His seminal paper on fisheries declines was reported in Mother Jones' "The Fate of the Ocean."

The world will sorely miss his voice, commitment, intelligence, and common sense. Let's hope more scientists emulate his fearless lead.

Cancer Patients Warned Not to Self-Medicate with Chemotherapy

| Thu Mar. 29, 2007 11:07 PM EDT

A bizarre black market is forming around a simple laboratory chemical that cancer patients have pinned their last hopes for survival on. In January, New Scientist reported a discovery that sounded "too good to be true."

A Canadian researcher at the University of Alberta in Edmonton, Canada, tested dichloroacetic acid on human cells cultured outside the body and found it killed lung, breast and brain cancer cells, but not healthy cells. "Tumours in rats deliberately infected with human cancer also shrank drastically when they were fed DCA-laced water for several weeks," wrote Andy Coghlan.

But because the chemical is not patentable, Coghlan wrote, no incentive existed for pharmaceuticals to run the clinical trials necessary to make DCA legal as a cancer treatment. Soon two Web sites sprung up: one with the research papers and chat rooms to discuss DCA, and another site selling DCA supposedly for use in pets with terminal cancer. Both sites are run by a California man who operates a pest-control company. But both sites are under criminal investigation by the FDA, because DCA hasn't gone through clinical trials or been approved for human use. Even marketing DCA for pets is illegal.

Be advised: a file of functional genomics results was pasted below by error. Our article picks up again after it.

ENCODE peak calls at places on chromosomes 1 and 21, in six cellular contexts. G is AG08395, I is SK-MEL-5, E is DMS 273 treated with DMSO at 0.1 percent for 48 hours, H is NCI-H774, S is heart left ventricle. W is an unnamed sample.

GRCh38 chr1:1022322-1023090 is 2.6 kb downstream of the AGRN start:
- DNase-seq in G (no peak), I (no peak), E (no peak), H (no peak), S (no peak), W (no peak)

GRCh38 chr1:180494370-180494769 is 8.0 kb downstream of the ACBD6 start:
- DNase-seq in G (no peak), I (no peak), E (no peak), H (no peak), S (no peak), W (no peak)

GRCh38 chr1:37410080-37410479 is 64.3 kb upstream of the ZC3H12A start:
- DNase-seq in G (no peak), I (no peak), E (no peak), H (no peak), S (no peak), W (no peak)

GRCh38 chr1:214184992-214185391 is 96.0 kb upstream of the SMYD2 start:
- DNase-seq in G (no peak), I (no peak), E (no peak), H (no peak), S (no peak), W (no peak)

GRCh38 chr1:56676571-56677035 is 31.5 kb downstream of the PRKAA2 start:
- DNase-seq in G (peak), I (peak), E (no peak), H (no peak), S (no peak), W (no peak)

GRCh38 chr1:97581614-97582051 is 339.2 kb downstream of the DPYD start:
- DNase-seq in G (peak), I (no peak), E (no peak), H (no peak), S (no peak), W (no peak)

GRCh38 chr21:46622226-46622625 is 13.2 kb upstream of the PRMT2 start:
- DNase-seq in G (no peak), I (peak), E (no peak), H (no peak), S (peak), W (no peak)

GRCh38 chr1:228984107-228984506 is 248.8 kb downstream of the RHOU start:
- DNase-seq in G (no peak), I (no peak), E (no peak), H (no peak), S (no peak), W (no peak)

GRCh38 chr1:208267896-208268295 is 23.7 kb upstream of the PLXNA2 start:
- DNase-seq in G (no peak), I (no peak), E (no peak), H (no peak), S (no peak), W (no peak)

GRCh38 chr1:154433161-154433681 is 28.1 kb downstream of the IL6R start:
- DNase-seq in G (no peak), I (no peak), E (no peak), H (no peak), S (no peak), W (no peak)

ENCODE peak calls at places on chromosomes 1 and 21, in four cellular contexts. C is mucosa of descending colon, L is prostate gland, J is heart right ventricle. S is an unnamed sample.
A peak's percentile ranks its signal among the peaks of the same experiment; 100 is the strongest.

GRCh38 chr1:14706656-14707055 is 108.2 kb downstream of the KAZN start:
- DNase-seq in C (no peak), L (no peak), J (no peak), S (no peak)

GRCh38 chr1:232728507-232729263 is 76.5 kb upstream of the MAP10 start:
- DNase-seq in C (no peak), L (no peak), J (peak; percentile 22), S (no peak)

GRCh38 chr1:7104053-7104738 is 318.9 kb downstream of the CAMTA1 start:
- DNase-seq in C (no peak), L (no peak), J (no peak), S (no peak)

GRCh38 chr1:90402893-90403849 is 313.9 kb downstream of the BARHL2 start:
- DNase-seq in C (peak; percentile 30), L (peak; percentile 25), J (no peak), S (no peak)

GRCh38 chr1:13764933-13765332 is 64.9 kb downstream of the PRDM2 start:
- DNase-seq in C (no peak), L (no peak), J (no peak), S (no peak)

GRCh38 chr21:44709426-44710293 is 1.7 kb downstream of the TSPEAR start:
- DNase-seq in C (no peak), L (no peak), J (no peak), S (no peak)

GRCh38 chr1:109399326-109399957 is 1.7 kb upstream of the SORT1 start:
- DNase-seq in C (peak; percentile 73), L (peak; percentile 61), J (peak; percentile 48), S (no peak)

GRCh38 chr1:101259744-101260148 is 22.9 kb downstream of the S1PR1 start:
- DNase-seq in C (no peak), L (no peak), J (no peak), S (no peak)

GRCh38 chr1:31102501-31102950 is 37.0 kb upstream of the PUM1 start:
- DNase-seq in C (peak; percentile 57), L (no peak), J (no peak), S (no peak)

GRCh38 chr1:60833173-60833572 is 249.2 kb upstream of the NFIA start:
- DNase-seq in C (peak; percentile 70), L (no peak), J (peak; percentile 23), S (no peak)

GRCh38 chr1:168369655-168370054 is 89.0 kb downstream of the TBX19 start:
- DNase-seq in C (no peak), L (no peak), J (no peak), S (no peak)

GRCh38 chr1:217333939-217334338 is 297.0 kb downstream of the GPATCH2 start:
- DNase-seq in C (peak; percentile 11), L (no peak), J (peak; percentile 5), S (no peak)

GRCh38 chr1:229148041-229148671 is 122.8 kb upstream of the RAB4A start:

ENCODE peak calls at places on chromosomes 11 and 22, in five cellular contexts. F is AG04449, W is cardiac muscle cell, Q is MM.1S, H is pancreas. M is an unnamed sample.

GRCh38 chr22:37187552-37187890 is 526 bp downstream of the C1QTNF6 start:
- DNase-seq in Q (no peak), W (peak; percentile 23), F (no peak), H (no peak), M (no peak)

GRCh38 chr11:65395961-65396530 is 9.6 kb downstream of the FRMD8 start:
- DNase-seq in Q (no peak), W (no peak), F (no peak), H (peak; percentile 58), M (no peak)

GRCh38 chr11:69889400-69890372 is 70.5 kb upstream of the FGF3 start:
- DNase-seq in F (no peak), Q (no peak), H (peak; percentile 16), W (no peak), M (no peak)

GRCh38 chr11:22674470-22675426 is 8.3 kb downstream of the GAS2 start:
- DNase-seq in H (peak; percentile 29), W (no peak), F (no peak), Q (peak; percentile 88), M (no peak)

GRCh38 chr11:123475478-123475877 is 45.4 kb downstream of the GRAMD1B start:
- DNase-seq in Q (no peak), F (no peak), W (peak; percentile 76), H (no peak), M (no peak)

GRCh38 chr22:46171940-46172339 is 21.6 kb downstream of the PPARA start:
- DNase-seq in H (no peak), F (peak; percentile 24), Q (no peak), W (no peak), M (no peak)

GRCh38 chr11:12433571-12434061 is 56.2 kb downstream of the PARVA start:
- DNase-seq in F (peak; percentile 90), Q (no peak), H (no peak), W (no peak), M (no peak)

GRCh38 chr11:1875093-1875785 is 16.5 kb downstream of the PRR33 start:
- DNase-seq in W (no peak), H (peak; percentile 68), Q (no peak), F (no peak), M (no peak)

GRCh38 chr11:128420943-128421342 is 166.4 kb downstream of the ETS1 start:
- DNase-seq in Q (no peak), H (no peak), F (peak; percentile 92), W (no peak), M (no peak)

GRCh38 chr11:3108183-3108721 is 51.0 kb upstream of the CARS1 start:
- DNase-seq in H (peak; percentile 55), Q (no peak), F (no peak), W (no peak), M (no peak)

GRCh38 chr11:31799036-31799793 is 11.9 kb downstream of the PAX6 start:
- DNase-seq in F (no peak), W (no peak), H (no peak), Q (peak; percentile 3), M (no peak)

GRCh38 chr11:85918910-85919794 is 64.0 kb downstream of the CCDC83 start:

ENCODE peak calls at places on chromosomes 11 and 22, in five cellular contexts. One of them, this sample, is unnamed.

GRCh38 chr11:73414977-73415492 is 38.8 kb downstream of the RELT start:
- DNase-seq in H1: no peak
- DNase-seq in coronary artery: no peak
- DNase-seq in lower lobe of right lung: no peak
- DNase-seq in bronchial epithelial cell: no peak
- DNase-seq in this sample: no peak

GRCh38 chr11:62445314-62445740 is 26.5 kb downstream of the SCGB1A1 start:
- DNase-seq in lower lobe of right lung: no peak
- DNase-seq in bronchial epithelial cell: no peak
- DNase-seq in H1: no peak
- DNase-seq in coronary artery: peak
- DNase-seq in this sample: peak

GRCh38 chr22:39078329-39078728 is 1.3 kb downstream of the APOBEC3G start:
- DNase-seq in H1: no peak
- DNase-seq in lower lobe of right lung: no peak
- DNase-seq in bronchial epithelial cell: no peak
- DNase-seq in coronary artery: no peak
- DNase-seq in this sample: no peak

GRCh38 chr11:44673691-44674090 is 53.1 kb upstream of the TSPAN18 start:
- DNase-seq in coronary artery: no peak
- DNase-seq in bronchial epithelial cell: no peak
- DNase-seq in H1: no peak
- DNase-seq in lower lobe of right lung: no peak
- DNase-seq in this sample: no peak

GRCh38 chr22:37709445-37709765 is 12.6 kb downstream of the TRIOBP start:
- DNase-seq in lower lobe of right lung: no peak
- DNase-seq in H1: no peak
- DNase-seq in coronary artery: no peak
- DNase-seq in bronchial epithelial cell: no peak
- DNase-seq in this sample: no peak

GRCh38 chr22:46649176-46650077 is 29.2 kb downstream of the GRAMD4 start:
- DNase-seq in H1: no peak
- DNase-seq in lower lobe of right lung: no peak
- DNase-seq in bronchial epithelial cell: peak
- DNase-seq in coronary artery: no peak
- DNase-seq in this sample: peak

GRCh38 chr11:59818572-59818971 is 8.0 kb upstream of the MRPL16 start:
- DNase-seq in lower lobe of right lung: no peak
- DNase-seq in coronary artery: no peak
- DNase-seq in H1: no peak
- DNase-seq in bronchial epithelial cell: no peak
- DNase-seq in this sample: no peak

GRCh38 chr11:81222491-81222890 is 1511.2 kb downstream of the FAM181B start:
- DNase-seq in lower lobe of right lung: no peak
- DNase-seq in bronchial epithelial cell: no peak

Still, Evangelos Michelakis and his Canadian team, who made the discovery, have fielded thousands of emails and calls from people asking how much DCA to take. Michelakis tells New Scientist, "We're now getting emails from people asking for dosage information for, say, a 150-pound golden retriever."

But even Michelakis is warning the desperate people not to take DCA. And so are other doctors, even though at least one doctor with cancer is taking it. Michelakis fears that if anyone dies while taking DCA unsupervised, funding for clinical trials will disappear. He tells New Scientist, "We are trying to do this the right way, by putting it into clinical trials, and these websites could destroy all of this."